Talison operates the Greenbushes hard rock (spodumene) mine in Western Australia, from which it exports over 350,000 tonnes of lithium products annually. It also owns a prospective project in Chile that consists of eight salars (brine lakes). Talison is a private company. It is 49% owned by Rockwood, which was purchased by Albemarle in 2014 for $6.2B.
Albemarle (Rockwood), in addition to its 49% stake in Talison, owns and operates a mine at the Salar de Atacama project in Chile and the Silver Peak mine in Clayton Valley, NV. Albemarle is a $9B market cap diversified chemical corporation and is not a pure play on lithium production, though it is positioning itself as the face of the lithium mining industry.
SQM also operates in the Salar de Atacama, with a project adjacent to Albemarle's. It has run into political and legal problems in both Chile and the U.S., and the life of its mine could be reaching an end in the next five years. It is a diversified mining and chemical company and not a pure play on lithium.
FMC operates the Salar de Hombre Muerto brine mine in Argentina, which has had substantial technical problems expanding production. FMC is also a diversified chemical company and not a pure play on lithium.
These stocks have done rather well in 2017. Albemarle jumped 50%, SQM rose 73%, and FMC jumped 60%.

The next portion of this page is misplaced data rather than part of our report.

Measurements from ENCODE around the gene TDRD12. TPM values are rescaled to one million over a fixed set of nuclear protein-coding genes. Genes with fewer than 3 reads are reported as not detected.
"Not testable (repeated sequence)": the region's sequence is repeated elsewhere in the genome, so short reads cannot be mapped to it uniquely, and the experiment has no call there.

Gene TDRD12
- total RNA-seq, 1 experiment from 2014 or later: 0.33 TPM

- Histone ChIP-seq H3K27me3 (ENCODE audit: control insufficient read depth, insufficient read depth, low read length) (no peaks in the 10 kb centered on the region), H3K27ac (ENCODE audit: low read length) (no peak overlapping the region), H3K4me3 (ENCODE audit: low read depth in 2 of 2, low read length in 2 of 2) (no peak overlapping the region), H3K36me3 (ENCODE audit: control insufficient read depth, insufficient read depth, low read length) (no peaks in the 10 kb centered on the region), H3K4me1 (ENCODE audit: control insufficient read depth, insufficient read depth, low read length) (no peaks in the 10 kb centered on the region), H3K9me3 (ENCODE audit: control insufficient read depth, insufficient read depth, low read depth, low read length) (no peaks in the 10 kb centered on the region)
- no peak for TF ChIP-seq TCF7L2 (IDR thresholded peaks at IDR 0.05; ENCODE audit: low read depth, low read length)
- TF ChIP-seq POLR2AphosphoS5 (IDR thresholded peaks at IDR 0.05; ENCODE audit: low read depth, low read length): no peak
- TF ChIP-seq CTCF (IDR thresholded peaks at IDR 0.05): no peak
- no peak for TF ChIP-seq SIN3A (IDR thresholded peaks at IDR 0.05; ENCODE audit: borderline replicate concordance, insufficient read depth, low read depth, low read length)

Share prices pulled back in 2018 due to oversupply concerns raised by Morgan Stanley analysts that were eventually revealed to be unfounded.
Many Australian miners are benefiting as well, because electric car demand in China is absolutely booming. Australia is the world's top lithium producer and home to the world's two biggest lithium mines.
Galaxy Resources (ASX: GXY) saw its share price rise from less than A$0.01 to A$0.45, and General Mining went from A$0.04 to A$0.74, before these two companies merged together.
Galaxy Resources is now the second-biggest listed lithium stock in Australia after Orocobre (OTC: OROCF).
Pilbara Minerals (ASX: PLS) is developing the Pilgangoora Project in the iron ore-rich Pilbara region of Western Australia. It has already signed an offtake agreement with Chinese firm General Lithium and is in the process of ramping up production.
Pilbara chief executive Ken Brinsden says potential Chinese customers are already building new processing operations, noting that most westerners aren't aware that many Chinese electric carmakers there are buttressing demand.
He says his company will increase focus on new lithium developers and choose low-cost operations with proximity to ports.
There's also the Global X Lithium ETF (NYSE: LIT), which seeks to track lithium's price movement.
The fund is a great way to track the overall lithium market while investment and demand grows over the next few years into unparalleled territory in the coming decades.
Included in the holdings of the Lithium ETF are miners, chemical companies, battery manufacturers, and other industrial companies.
By diversifying the exposure to lithium, the Global X Lithium ETF provides investors with less risk and the potential for long-term reward.
— The Outsider Club Research Team